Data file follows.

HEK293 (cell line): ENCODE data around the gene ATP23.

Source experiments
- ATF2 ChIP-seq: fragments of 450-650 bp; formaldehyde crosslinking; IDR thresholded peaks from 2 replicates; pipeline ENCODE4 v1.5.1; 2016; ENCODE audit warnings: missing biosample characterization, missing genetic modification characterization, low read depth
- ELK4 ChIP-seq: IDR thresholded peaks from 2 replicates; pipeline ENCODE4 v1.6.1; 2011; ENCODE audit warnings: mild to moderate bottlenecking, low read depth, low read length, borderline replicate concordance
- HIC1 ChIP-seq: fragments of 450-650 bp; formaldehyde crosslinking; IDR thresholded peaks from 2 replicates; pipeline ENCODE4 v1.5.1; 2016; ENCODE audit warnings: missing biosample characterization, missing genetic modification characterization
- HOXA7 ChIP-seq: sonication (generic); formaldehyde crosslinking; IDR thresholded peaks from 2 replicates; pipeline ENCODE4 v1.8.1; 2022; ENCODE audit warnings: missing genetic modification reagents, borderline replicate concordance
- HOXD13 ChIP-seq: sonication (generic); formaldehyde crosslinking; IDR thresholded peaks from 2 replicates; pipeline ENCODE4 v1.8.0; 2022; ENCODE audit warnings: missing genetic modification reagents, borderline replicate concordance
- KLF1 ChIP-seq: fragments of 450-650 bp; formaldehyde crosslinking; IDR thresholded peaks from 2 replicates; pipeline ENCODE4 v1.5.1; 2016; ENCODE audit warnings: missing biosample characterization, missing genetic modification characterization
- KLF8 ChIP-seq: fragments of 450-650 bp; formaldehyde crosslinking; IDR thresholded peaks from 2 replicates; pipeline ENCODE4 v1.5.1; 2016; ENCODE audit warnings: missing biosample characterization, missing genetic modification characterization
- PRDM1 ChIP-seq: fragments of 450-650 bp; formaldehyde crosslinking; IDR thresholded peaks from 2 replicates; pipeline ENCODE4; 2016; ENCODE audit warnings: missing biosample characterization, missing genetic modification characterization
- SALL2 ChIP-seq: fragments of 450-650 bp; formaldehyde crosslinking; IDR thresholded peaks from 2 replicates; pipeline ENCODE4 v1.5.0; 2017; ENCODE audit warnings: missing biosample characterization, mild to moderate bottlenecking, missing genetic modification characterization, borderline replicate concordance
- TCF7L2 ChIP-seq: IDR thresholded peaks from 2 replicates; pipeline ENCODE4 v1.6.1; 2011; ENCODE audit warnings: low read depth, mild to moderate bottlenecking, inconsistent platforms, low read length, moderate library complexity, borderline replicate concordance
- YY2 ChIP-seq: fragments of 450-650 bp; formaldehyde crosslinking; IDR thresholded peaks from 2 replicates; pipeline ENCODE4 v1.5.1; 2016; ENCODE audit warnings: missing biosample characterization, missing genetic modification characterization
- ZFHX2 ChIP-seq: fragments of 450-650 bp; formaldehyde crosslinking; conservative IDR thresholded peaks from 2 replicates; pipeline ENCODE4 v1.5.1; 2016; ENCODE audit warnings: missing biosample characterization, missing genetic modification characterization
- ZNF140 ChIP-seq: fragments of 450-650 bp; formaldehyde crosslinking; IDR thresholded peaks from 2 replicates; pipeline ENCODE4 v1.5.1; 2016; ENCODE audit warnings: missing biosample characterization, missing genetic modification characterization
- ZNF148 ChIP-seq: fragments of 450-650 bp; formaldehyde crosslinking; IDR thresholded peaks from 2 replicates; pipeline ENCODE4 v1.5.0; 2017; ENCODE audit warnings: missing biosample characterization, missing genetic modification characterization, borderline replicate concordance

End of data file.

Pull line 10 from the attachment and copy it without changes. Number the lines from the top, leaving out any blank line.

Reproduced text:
- PRDM1 ChIP-seq: fragments of 450-650 bp; formaldehyde crosslinking; IDR thresholded peaks from 2 replicates; pipeline ENCODE4; 2016; ENCODE audit warnings: missing biosample characterization, missing genetic modification characterization